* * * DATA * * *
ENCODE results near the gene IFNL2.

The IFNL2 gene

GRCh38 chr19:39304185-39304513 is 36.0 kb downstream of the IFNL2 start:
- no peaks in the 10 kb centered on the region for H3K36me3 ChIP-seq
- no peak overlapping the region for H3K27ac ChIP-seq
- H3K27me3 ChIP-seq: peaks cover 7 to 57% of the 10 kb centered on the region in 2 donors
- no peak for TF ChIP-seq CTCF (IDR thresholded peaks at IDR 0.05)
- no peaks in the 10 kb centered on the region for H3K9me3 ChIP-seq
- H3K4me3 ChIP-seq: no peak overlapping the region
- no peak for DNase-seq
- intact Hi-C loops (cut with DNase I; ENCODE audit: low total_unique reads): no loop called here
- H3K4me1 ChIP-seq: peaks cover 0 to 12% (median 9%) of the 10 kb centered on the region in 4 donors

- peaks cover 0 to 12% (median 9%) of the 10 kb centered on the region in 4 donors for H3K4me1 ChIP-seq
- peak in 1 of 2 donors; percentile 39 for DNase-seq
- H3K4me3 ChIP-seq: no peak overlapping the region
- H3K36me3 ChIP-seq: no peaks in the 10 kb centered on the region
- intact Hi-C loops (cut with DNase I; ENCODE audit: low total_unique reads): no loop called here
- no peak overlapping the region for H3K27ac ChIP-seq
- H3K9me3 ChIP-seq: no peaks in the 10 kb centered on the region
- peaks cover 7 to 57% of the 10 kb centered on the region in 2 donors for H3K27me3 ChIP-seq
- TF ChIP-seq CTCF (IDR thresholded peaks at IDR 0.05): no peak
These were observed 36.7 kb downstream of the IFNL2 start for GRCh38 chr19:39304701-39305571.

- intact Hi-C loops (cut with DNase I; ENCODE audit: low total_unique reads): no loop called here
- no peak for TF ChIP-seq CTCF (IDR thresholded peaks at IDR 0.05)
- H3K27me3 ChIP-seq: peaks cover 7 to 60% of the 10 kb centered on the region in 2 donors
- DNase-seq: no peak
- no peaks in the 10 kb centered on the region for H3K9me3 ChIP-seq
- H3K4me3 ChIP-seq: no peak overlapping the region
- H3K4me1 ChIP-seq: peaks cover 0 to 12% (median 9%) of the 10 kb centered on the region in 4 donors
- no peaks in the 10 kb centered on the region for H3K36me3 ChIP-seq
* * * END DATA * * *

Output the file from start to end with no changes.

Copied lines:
ENCODE results near the gene IFNL2.

The IFNL2 gene

GRCh38 chr19:39304185-39304513 is 36.0 kb downstream of the IFNL2 start:
- no peaks in the 10 kb centered on the region for H3K36me3 ChIP-seq
- no peak overlapping the region for H3K27ac ChIP-seq
- H3K27me3 ChIP-seq: peaks cover 7 to 57% of the 10 kb centered on the region in 2 donors
- no peak for TF ChIP-seq CTCF (IDR thresholded peaks at IDR 0.05)
- no peaks in the 10 kb centered on the region for H3K9me3 ChIP-seq
- H3K4me3 ChIP-seq: no peak overlapping the region
- no peak for DNase-seq
- intact Hi-C loops (cut with DNase I; ENCODE audit: low total_unique reads): no loop called here
- H3K4me1 ChIP-seq: peaks cover 0 to 12% (median 9%) of the 10 kb centered on the region in 4 donors

- peaks cover 0 to 12% (median 9%) of the 10 kb centered on the region in 4 donors for H3K4me1 ChIP-seq
- peak in 1 of 2 donors; percentile 39 for DNase-seq
- H3K4me3 ChIP-seq: no peak overlapping the region
- H3K36me3 ChIP-seq: no peaks in the 10 kb centered on the region
- intact Hi-C loops (cut with DNase I; ENCODE audit: low total_unique reads): no loop called here
- no peak overlapping the region for H3K27ac ChIP-seq
- H3K9me3 ChIP-seq: no peaks in the 10 kb centered on the region
- peaks cover 7 to 57% of the 10 kb centered on the region in 2 donors for H3K27me3 ChIP-seq
- TF ChIP-seq CTCF (IDR thresholded peaks at IDR 0.05): no peak
These were observed 36.7 kb downstream of the IFNL2 start for GRCh38 chr19:39304701-39305571.

- intact Hi-C loops (cut with DNase I; ENCODE audit: low total_unique reads): no loop called here
- no peak for TF ChIP-seq CTCF (IDR thresholded peaks at IDR 0.05)
- H3K27me3 ChIP-seq: peaks cover 7 to 60% of the 10 kb centered on the region in 2 donors
- DNase-seq: no peak
- no peaks in the 10 kb centered on the region for H3K9me3 ChIP-seq
- H3K4me3 ChIP-seq: no peak overlapping the region
- H3K4me1 ChIP-seq: peaks cover 0 to 12% (median 9%) of the 10 kb centered on the region in 4 donors
- no peaks in the 10 kb centered on the region for H3K36me3 ChIP-seq